WATCH: Jack Posobiec calls out America's 'rock bottom' far-left turn

On Human Events Daily, Jack Posobiec, who advocates for people to "get out of cities," detailed the effect of the combination of the massive crime wave in American cities and the Covid restrictions.

Libby Emmons Brooklyn NY

On Human Events Daily, Jack Posobiec, who advocates for people to "get out of cities," detailed the effect of the combination of the massive crime wave in American cities and the Covid restrictions. Essentially, this boils down to incredibly strict rules for some, while others are simply permitted to commit crimes with little to no consequences for their actions.

Posobiec recounted the mass, organized looting sprees seen in San Francisco, where a gang of some 80, masked, armed thieves targeted the high-end Nordstrom department store, and detailing the lawlessness that has come to be a feature of many American cities, such as New York and Chicago. That, when paired with the authoritarian overreach of Covid inspired restrictions such as stay-at-home orders, vaccine mandates and vaccine passport requirements, have resulted in something called anarcho-tyranny, Posobiec argued.

"There's a phrase for this right? There's a phrase that people have been using to describe the kind of society that we have now. It's called anarcho-tyranny," he said.

"It seems like two separate things. How can you have anarchy and tyranny? Aren't they are the opposite things, right? Isn't anarchy the absence of law and tyranny is totalitarian? How do you have both, right? It's simple," Posobiec explained.

"We live in a society now where you can be thrown off a plane if your toddler doesn't wear a mask, or if his mask falls below the nose, or you're not putting it back in between bites, you get thrown off a plane.

"You can be rejected from going into certain restaurants, you can't even sit down in places like by the way, San Francisco, where I just was, you couldn't even sit down inside a restaurant unless you had a vaccine," he said, noting that it's unreasonable for restaurants to demand to "check your medical status" before permitting you to sit in their restaurant.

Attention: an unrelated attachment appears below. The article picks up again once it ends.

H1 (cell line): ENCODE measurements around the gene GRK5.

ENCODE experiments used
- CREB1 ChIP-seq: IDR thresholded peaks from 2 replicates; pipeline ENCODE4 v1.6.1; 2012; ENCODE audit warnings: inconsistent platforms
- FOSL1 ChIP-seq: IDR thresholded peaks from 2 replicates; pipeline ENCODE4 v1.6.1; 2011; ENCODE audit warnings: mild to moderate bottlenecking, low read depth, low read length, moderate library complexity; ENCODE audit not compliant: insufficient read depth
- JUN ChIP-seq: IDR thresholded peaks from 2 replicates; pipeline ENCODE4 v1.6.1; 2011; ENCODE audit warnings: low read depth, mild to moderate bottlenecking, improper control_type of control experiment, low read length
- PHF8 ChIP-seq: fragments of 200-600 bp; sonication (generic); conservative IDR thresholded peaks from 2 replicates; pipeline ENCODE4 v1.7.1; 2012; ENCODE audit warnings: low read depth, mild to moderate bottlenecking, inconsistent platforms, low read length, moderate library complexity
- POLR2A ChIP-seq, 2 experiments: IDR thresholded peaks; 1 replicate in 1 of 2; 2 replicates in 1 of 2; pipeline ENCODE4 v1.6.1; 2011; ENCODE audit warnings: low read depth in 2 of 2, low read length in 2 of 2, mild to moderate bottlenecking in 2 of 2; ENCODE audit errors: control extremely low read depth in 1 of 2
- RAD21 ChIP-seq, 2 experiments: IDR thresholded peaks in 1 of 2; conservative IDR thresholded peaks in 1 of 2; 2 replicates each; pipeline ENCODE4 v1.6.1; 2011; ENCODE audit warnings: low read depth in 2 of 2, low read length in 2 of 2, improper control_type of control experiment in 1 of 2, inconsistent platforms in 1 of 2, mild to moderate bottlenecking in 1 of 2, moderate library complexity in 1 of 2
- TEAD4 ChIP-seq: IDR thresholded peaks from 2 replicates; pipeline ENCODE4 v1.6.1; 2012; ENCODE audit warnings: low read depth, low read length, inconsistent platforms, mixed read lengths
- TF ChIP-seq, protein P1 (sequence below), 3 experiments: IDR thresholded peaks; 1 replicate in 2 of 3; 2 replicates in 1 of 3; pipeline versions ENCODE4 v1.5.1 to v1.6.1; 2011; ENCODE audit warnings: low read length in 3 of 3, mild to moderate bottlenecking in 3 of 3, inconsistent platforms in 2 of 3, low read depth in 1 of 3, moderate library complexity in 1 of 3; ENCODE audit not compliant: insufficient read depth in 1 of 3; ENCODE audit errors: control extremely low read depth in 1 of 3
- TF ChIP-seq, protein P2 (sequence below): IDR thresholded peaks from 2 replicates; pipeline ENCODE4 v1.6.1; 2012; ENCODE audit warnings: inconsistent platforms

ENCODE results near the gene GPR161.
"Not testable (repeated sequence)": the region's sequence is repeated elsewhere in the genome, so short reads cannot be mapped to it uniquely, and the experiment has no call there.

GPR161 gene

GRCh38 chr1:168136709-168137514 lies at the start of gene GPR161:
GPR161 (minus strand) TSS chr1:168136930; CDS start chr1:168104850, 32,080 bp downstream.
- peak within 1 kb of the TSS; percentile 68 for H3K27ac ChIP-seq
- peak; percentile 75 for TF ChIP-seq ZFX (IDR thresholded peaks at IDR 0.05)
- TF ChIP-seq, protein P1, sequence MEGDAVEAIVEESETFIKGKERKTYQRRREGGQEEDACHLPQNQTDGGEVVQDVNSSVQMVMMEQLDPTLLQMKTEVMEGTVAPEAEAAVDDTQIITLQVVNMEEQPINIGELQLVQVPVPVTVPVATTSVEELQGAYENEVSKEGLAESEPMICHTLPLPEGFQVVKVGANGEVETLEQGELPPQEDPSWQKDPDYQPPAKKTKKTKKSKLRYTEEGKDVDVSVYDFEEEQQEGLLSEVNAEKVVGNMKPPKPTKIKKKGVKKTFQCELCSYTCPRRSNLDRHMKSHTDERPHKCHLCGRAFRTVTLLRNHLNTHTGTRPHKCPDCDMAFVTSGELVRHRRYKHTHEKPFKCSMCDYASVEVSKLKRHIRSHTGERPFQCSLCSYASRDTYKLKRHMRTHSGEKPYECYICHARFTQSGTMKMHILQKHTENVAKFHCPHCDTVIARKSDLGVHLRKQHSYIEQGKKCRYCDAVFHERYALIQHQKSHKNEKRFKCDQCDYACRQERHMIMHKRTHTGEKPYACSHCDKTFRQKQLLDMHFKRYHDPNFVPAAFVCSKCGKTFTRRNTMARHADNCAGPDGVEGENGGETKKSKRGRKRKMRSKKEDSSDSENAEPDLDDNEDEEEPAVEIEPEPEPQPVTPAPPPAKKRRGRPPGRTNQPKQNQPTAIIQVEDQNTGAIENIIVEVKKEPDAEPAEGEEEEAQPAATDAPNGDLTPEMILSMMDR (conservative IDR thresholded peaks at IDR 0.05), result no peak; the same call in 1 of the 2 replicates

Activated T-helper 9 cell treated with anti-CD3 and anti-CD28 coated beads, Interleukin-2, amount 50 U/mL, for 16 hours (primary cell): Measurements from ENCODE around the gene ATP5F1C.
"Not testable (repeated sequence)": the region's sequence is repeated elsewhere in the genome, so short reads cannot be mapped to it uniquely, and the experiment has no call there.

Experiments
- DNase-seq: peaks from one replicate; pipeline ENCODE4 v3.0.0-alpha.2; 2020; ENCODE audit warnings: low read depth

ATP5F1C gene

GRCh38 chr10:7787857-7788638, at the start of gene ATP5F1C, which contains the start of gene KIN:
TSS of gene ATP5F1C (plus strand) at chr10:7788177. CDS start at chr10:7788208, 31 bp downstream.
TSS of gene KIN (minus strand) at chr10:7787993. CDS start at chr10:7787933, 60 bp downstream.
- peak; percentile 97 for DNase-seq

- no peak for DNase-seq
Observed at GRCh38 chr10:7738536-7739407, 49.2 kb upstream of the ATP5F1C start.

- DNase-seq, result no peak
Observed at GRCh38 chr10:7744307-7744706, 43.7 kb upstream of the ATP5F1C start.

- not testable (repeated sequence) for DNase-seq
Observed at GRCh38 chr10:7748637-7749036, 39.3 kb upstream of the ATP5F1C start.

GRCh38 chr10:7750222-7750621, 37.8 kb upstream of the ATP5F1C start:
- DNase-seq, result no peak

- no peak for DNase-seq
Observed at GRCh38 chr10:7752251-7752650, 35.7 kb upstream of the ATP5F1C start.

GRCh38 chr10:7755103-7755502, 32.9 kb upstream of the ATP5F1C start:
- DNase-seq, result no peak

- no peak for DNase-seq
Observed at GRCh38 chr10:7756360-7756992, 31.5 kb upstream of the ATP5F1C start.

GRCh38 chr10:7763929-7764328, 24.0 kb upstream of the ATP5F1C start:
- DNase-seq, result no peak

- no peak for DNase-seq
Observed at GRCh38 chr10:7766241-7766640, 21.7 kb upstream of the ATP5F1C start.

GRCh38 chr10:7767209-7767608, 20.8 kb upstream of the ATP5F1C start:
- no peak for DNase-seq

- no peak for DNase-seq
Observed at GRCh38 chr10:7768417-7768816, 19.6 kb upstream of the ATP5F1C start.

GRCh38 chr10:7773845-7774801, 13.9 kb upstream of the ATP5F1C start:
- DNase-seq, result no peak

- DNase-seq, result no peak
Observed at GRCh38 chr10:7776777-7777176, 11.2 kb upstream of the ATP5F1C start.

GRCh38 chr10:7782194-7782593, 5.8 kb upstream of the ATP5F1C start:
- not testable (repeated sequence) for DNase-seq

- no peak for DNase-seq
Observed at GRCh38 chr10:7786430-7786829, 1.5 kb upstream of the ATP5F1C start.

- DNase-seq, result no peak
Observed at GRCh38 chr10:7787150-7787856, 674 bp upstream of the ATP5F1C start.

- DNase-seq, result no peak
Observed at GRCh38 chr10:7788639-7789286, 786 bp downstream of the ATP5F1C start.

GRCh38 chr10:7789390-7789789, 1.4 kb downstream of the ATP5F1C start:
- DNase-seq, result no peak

"But then the anarchy part comes in," he said. Not only are restaurants demanding to know patrons' medical status before seating them, but restaurants are shutting down early because they are afraid of crime in their neighborhoods.

Posobiec said that he had gone to Chinatown, and it was entirely shut down by 7 pm. "So first," he said, "you have to have a vax to sit down, but then they shut down at 7 pm because the crime. Because nothing's going on about it. So they're shut down. Bars over all the windows, bars over all the doors.

"This is what anarcho-tyranny means. You have the tyranny of prosecuting you and going after you and cracking down" with the use of Covid-inspired restrictions on liberty and freedom of movement under a system of "medical tyranny."

"But," he went on, "the anarchy of; we're going to allow violent criminals to do whatever they want, to get away with it, to not charge them, and then even if they are arrested, like we saw on this one video, they're put right back out on the streets."

"This is what rock bottom looks like," he concluded.

The concept of anarcho-tyranny was likely coined by Samuel Francis, who described it in a 1994 essay. He wrote that anarcho-tyranny "is essentially a kind of Hegelian synthesis of what appear to be dialectical opposites: the combination of oppressive government power against the innocent and the law-abiding and, simultaneously, a grotesque paralysis of the ability or the will to use that power to carry out basic public duties such as protection or public safety."

Francis wrote that anarcho-tyranny "not only fails to punish criminals and enforce legitimate order but also criminalizes the innocent." This is what Posobiec is talking about, a two-tiered system that imposes greater and greater restrictions on the law-abiding public, enforcing them with brutal measures, while allowing criminals to do as they please with limited repercussions.

"Under anarcho-tyranny," Francis wrote, "gun control laws do not usually target criminals who use guns to commit their crimes. The usual suspects are noncriminals who own, carry, or use guns against criminals..."

Writing in 1994, Francis wrote that "the government response to crime is by far the best illustration of anarcho-tyranny. On the one hand, police forces are better equipped, better trained, and more expensive than ever before in history. Police routinely use computers, have access to nationwide information banks, and carry weapons and communication gadgets that most tyrants of the past would drool over. Yet the police seem utterly baffled by the murder rate."

Police and government enforcers in 2021 have no trouble cracking down on the unmasked, the unvaxed, and social media dissidents. But they cannot seem to tackle the increasing crime rate, the mass thefts, the street crime that has returned to plague cities, or gang-related drug and gun violence.

Francis posits that "Under anarcho-tyranny, the goal is to avoid performing such basic functions as stopping real crime and to think up purely fictitious functions that will raise revenue, enhance the power of the police or bureaucrats, and foster the illusion that the state is doing its job. The victims of these new functions and laws are precisely, otherwise, law-abiding and innocent citizens. It's easier and more profitable to enforce the law against the marginal lawbreaker than against those habitually committed to spreading mayhem."


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